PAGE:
May 17, 2005

Remembering Dan Pirfo '08

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It’s closing week in Mews Hall, and the Class of 2008 has been busy. In the halls, students are preparing for finals and finishing up long-overdue papers; in the lounges, they’re taking photos of one another and exchanging summer contact info; in their rooms, they’re packing suitcases and stuffing boxes as they stare out the windows, stuffing their memories with every last image of freshman year.

For Sean Clemens ’08, Alex Hahn ’08, and Stephen McGillick ’08, these have been difficult days. Three weeks ago, they reported their close friend, Dan Pirfo ’08 missing and, with the rest of their floor, led an effort to find him. Last week, their search ended when Dan’s body was discovered by three other Cornell students fishing in Fall Creek Gorge.

Saturday night, the three stood among a tearful crowd of students outside Appel Commons for a candlelight vigil in Dan’s memory, beginning and ending with a slideshow of Dan, run to the tune of Green Day’s “Time of Your Life.” Sean, Alex, and Stephen joined Dan’s other friends from Mews’ second floor at a podium to recall their memories of Dan, or — as they knew him better — “D-Unit.”

As Sean, Alex, and Stephen try their best to concentrate for finals, they sat down with The Sun and took another moment to recall the fourth link of what is now a threesome.

“We did everything together,” says Alex. “We went to the gym together, we ate together, but mostly we just hung out in each other’s rooms. You could count on Dan at least once a day to do something that’d make you smile. Having him around just lightened everything up.”

“Dan really lived life to the fullest,” says Stephen, the last to have seen Dan. “He enjoyed almost every second of the time he spent here. He was always very laid-back. Yeah, he was taking tough classes, he had prelims, but you never saw him shutting everyone out like some people do. He put things in perspective and helped us do the same.”

As the three continue to reminisce about Dan, their frowns slowly give way to smiles, their smiles to laughter.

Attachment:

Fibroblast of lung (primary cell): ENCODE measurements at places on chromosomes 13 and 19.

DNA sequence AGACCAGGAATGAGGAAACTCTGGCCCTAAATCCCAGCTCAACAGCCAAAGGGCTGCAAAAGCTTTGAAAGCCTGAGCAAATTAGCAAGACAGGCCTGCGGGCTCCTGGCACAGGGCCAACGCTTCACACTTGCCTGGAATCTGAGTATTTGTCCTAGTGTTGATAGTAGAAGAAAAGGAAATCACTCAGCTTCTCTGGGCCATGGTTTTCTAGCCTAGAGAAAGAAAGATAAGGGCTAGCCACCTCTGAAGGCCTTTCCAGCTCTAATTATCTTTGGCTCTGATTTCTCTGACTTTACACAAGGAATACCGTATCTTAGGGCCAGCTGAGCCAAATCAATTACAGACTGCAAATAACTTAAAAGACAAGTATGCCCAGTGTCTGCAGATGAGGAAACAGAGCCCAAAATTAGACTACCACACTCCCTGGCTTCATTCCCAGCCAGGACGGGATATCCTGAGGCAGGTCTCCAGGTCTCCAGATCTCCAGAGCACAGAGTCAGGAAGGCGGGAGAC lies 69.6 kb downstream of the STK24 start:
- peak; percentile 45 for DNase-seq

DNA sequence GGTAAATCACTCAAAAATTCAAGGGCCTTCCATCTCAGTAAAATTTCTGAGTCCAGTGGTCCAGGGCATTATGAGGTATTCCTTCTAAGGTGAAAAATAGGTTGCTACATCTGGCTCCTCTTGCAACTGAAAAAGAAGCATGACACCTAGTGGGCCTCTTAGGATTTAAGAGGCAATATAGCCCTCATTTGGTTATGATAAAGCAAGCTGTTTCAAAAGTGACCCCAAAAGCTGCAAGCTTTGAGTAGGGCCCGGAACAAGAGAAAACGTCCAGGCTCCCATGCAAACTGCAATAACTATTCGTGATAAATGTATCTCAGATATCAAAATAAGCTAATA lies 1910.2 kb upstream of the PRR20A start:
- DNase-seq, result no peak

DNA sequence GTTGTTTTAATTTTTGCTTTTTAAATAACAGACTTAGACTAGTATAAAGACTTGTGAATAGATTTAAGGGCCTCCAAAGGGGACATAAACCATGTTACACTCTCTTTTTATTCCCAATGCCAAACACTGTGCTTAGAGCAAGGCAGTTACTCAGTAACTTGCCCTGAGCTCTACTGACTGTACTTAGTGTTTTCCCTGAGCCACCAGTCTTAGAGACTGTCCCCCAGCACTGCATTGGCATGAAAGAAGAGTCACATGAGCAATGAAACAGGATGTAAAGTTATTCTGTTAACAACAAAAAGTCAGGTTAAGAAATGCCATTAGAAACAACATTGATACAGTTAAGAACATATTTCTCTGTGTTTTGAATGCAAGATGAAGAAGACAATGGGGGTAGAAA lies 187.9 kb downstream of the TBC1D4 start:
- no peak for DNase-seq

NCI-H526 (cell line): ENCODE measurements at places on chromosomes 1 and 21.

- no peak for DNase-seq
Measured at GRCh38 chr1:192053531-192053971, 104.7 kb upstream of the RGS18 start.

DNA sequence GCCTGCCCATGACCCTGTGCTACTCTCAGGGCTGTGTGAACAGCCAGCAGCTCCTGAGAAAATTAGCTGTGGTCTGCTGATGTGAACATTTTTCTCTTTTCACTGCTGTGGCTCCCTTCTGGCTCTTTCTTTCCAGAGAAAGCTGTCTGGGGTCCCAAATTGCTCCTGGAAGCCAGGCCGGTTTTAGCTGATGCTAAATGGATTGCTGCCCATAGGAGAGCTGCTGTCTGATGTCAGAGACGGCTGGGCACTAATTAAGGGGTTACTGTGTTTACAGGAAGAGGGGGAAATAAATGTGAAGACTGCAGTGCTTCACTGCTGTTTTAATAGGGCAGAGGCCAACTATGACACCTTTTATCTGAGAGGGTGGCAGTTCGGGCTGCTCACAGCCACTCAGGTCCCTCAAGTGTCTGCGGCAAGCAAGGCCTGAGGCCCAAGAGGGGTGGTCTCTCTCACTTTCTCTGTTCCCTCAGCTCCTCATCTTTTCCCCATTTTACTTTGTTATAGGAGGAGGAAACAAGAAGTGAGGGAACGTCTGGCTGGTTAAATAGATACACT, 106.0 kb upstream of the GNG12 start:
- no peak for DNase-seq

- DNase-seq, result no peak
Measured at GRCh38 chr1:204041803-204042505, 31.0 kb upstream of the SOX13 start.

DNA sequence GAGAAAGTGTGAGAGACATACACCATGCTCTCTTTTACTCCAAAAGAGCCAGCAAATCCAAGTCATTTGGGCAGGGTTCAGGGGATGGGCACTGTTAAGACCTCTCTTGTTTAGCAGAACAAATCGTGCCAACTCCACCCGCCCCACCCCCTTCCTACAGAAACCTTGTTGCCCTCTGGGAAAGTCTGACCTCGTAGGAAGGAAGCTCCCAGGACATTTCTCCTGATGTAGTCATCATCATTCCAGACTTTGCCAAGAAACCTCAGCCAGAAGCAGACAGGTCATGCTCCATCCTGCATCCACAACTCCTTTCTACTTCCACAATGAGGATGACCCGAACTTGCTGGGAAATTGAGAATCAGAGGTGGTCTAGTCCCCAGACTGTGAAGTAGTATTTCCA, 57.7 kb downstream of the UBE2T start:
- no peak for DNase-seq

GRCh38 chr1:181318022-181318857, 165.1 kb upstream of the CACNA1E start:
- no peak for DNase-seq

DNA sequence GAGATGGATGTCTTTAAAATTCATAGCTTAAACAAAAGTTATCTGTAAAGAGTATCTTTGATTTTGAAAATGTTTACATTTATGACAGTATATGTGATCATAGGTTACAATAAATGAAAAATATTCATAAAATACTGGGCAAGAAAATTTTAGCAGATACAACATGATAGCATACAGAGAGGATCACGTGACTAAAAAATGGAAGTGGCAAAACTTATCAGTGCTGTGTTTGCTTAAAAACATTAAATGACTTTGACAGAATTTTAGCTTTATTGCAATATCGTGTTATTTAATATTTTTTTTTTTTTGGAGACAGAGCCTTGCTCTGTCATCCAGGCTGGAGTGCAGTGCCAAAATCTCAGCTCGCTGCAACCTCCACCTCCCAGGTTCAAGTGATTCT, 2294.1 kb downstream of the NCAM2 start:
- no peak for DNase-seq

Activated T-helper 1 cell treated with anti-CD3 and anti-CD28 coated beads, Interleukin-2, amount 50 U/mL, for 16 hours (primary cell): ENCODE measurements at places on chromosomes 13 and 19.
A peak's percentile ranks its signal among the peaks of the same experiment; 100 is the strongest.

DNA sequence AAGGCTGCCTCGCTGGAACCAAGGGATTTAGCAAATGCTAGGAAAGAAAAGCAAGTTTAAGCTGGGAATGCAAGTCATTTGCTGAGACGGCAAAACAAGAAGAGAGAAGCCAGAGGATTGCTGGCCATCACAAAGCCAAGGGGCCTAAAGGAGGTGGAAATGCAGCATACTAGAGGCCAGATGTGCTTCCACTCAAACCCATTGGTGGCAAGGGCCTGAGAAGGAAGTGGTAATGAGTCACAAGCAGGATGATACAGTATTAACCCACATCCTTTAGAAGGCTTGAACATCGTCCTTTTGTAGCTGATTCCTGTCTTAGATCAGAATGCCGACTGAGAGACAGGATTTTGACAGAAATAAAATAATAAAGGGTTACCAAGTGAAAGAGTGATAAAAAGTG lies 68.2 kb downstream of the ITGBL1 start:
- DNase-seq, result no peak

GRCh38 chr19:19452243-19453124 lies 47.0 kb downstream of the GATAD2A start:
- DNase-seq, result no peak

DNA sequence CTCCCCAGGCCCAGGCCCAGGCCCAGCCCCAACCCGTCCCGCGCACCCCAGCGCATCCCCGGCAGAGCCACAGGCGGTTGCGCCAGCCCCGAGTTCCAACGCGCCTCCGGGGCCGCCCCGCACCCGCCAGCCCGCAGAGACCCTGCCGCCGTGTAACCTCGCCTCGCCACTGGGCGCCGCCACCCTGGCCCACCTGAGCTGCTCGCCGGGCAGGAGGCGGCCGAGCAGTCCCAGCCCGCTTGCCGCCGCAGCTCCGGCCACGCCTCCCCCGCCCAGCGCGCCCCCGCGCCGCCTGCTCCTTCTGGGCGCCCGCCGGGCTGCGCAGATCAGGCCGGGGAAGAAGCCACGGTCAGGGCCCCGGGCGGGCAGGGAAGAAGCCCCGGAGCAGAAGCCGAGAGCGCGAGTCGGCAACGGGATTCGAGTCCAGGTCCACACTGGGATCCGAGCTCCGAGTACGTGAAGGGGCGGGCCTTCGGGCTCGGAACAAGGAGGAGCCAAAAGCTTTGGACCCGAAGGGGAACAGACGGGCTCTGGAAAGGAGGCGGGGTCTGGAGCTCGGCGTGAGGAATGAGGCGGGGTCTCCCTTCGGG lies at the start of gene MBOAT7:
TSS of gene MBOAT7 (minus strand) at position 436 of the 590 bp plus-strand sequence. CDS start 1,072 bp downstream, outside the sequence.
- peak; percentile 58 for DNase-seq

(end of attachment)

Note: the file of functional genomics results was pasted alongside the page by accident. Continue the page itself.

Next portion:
(Who was Dan Pirfo?)

(Dan was a comedian.)

“He had a great sense of humor,” says Stephen. “I remember a bunch of us walking one night, and one of Dan’s Balch friends was poking him, and she said, ‘What’s the deal, Dan? Not ticklish?’ And he just looked at her straight and said ‘Ticklish? Are you kidding me?! I’m training to be an assassin.'”

“He loved to memorize lines from movies,” says roommate Sean, chuckling. “American Psycho was his favorite. He’d make me memorize lines, too, so we could re-enact the scenes. He did Patrick Bateman and I was Paul Allen, and when I’d screw up, he’d say, ‘come on, if you can’t keep up, I’m gonna have to do Paul too.'”

“One night,” says Stephen, “Dan and I were talking to this girl on a bus back from the Pyramid Mall, and she told us she was excited about this class she was taking on Spider Biology — she seemed pretty into her schoolwork, a little stuck-up — and so I asked her if she was taking this class, ‘Magical Mushrooms and Molds,’ one of my friends was taking, and she said, ‘nah, I’m not much of a fungus person,’ and Dan said ‘yeah, I’m not much of a fungi, either.'” Stephen pauses to laugh. “She just looked at him and said, ‘That’s not funny.’ In my mind, I’ll always remember Dan with his track pants and his hair poofed up in that goofy headband. He was never one to care what other people thought of him.”

(Dan was a poet.)

“He was really into poetry, too,” says Sean. “He was great with words. He liked to sit outside when he wrote: A lot of his poems were about nature, some about the poet himself. He put a lot of them on his AIM Away Message and on his door. He liked nothing more than when his poems were being read by his friends.”

(Most of all, Dan was a friend.)